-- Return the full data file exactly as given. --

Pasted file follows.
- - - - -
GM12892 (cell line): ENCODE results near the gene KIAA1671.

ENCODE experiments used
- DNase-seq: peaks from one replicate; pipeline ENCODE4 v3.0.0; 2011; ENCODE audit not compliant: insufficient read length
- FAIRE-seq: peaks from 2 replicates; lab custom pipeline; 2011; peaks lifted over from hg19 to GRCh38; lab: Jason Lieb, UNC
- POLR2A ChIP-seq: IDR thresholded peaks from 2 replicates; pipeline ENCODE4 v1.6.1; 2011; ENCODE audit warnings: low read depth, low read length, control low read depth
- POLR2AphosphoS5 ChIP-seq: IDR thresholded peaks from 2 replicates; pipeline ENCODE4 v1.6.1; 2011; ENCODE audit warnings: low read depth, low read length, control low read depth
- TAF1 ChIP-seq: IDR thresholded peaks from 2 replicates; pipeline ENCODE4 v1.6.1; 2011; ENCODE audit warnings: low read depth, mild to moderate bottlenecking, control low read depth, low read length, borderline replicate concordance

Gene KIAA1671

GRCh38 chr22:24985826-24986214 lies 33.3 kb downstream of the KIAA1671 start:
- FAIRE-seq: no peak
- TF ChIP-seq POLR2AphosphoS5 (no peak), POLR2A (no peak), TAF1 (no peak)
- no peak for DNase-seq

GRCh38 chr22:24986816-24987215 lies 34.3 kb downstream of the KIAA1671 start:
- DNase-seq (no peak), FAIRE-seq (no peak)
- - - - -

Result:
GM12892 (cell line): ENCODE results near the gene KIAA1671.

ENCODE experiments used
- DNase-seq: peaks from one replicate; pipeline ENCODE4 v3.0.0; 2011; ENCODE audit not compliant: insufficient read length
- FAIRE-seq: peaks from 2 replicates; lab custom pipeline; 2011; peaks lifted over from hg19 to GRCh38; lab: Jason Lieb, UNC
- POLR2A ChIP-seq: IDR thresholded peaks from 2 replicates; pipeline ENCODE4 v1.6.1; 2011; ENCODE audit warnings: low read depth, low read length, control low read depth
- POLR2AphosphoS5 ChIP-seq: IDR thresholded peaks from 2 replicates; pipeline ENCODE4 v1.6.1; 2011; ENCODE audit warnings: low read depth, low read length, control low read depth
- TAF1 ChIP-seq: IDR thresholded peaks from 2 replicates; pipeline ENCODE4 v1.6.1; 2011; ENCODE audit warnings: low read depth, mild to moderate bottlenecking, control low read depth, low read length, borderline replicate concordance

Gene KIAA1671

GRCh38 chr22:24985826-24986214 lies 33.3 kb downstream of the KIAA1671 start:
- FAIRE-seq: no peak
- TF ChIP-seq POLR2AphosphoS5 (no peak), POLR2A (no peak), TAF1 (no peak)
- no peak for DNase-seq

GRCh38 chr22:24986816-24987215 lies 34.3 kb downstream of the KIAA1671 start:
- DNase-seq (no peak), FAIRE-seq (no peak)